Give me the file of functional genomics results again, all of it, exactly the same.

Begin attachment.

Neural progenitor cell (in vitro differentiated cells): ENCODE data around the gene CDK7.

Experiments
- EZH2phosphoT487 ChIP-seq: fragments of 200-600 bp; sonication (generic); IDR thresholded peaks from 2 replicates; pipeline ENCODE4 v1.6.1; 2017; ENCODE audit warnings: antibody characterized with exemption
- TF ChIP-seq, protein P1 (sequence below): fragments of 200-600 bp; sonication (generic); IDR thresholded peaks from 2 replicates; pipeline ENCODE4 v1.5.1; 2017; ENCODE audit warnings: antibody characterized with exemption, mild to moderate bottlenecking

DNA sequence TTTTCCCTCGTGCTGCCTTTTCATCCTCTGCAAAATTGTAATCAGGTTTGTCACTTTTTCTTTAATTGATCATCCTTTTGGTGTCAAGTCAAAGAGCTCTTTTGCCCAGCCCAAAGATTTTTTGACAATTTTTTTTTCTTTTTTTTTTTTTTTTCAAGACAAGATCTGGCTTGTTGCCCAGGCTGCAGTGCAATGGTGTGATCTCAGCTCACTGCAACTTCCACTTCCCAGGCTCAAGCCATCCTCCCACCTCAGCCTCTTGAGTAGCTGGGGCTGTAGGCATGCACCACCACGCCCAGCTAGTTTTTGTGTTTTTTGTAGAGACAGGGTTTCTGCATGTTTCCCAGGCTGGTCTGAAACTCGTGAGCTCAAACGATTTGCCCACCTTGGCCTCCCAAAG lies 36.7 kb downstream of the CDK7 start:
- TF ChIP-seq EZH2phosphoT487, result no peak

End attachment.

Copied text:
Neural progenitor cell (in vitro differentiated cells): ENCODE data around the gene CDK7.

Experiments
- EZH2phosphoT487 ChIP-seq: fragments of 200-600 bp; sonication (generic); IDR thresholded peaks from 2 replicates; pipeline ENCODE4 v1.6.1; 2017; ENCODE audit warnings: antibody characterized with exemption
- TF ChIP-seq, protein P1 (sequence below): fragments of 200-600 bp; sonication (generic); IDR thresholded peaks from 2 replicates; pipeline ENCODE4 v1.5.1; 2017; ENCODE audit warnings: antibody characterized with exemption, mild to moderate bottlenecking

DNA sequence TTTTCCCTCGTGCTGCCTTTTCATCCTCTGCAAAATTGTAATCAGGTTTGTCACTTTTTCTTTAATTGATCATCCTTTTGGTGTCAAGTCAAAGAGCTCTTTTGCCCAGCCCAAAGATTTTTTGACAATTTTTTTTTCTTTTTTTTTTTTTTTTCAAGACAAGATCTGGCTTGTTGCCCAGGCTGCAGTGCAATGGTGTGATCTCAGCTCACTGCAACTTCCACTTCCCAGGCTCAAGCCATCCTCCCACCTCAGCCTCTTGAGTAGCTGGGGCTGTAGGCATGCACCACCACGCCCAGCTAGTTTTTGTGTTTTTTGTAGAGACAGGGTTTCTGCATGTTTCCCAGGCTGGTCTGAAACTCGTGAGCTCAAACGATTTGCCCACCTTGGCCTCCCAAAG lies 36.7 kb downstream of the CDK7 start:
- TF ChIP-seq EZH2phosphoT487, result no peak